But let’s go back to our bridge-less river.  Should we build a bridge over it or not?  That’s a matter of opinion—and the very stuff of politics for Arendt.  The political community should meet together as equals, with everyone’s opinion heard.  In this agonistic understanding of democracy, some opinions may, in the course of the debate, prove more persuasive than others.  But the community is engaged in a fundamental process of asking for and giving reasons—and of weighing those reasons.  Chances of reaching consensus are pretty slim.  We live in an irreducibly plural world, ranging from the mysteries of individual idiosyncrasies (evident to any parent who has more than one child) to different social positionings, to different life experiences.  Where a decision has to be reached, a vote is a way to cut off discussion.  But in aesthetic matters we don’t take votes.  We simply let the discussion, with the different judgments about an aesthetic experience’s worth, and different descriptions of its distinctive qualities, roll on.  In fact, those endless disagreements are much of the fun, a point to which I will return.

Once the community decides to build the bridge, we exit politics again and call in the expert.  Everyone’s opinion is not equally entitled to be heard and respected when it comes to the question of how to build the bridge.  We are back in the realm of positive knowledge, where only certain trained persons know how to build bridges that won’t collapse.  Because any debate on that subject will not be between equals and only among a small group of qualified people, the debate (if there is one) is technical, not political.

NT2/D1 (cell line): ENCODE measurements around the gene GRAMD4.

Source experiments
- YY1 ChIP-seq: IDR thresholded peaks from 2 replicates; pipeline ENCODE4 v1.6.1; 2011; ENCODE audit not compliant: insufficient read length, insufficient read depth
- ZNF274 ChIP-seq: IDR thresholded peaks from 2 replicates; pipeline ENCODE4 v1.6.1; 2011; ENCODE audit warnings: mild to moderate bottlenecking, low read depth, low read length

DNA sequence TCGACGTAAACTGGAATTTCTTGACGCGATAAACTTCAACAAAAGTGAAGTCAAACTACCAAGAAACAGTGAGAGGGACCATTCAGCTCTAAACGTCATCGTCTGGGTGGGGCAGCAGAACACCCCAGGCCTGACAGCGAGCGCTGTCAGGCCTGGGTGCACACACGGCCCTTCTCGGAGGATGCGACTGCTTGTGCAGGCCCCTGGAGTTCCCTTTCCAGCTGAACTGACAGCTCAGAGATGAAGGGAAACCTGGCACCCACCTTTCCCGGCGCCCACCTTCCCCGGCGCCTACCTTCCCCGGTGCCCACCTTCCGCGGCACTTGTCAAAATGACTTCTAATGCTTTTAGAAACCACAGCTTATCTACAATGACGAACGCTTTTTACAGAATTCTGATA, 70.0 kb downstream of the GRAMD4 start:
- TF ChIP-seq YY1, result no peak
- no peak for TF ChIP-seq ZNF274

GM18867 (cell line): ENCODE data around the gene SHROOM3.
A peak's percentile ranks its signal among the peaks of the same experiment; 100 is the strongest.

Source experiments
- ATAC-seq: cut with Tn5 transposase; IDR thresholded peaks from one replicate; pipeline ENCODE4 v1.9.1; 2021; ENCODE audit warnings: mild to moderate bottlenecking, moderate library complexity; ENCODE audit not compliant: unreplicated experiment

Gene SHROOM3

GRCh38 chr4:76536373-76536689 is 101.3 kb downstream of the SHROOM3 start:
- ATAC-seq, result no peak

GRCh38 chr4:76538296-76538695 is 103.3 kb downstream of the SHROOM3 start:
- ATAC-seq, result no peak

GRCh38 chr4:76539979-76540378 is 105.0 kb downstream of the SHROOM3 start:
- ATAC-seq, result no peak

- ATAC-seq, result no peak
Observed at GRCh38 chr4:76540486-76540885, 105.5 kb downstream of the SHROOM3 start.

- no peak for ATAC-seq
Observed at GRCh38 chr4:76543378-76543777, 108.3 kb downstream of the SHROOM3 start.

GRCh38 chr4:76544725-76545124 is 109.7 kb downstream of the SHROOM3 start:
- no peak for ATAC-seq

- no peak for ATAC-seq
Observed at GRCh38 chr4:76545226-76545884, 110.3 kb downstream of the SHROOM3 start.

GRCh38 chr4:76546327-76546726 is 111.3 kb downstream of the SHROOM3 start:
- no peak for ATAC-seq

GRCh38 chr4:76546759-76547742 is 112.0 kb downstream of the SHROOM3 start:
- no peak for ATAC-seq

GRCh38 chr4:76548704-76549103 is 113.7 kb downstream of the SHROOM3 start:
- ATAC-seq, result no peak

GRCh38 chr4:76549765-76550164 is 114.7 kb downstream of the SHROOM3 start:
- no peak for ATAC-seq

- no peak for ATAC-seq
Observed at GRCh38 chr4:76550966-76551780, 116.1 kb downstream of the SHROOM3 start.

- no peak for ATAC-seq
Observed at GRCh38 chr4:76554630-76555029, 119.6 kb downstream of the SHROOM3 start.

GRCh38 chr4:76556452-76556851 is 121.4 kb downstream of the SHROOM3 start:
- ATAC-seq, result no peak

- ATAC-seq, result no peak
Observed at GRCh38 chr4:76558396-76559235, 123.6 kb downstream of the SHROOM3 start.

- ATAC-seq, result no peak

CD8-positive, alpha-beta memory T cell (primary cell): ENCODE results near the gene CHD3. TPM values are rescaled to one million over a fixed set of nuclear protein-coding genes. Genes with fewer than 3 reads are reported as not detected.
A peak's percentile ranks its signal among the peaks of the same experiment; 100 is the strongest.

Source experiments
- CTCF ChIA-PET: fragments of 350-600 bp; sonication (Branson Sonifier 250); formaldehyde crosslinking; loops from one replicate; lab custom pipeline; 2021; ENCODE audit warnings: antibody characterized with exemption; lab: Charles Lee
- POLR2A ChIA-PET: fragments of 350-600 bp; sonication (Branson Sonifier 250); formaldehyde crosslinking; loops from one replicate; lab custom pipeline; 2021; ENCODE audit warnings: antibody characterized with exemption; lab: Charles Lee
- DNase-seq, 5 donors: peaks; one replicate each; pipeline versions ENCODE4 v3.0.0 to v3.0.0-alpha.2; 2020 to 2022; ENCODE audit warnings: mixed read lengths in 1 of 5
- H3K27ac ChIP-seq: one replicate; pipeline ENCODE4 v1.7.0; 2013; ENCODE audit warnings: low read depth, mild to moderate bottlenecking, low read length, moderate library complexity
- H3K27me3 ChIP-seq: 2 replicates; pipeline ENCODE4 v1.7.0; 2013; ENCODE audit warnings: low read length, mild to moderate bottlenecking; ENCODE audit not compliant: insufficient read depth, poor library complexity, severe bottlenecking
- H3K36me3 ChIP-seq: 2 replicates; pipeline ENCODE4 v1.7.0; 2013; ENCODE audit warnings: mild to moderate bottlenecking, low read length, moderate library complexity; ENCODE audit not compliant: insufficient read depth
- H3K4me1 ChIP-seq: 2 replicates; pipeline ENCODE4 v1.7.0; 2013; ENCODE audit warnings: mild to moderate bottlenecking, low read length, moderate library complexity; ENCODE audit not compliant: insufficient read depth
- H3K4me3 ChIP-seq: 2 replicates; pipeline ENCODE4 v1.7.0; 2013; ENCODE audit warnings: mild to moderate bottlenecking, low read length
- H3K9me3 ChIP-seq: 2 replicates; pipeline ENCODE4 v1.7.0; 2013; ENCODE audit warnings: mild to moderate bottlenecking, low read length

My positive point overlaps with Nick Gaskill’s wanting to identify plural modes of apprehension, although I don’t know enough Whitehead to be sure.  Still, I like the idea that science as a mode of knowledge deals in facts ranging from the river has no bridge to assertions about the stress loads a particular bridge can hold.  Aesthetics is more attuned to the “qualities” of things—more properly the qualities of experiences since I want to hold on to the interactive emphasis I saw in Clune’s talk.  As Kant tried hard to explain, aesthetics is about the self’s engagement with the non-self, and the non-self meant not only nature but also one’s society, as represented by the sensus communis.  Everyone is engaged with the world and others—and they are the best witness to their own understandings and judgments of that engagement.  And surely we wouldn’t want to have it any other way.  The only thing worse than a world in which everyone disagreed with me all the time would be a world in which everyone agreed with me.  The parent delights in the child’s first signs of willfulness, of independence, just as the English literature teacher delights when students discover pleasure in a Browning poem.  In the case of the poem, the teacher can lead the student to water, but can’t make him drink.  The class can be the occasion for discovering how the self can be shaped by the work, but the occasion is non-compulsive, and there is no single or right way for that shaping to occur.  Mathematics is compulsive, aesthetic experiences are not.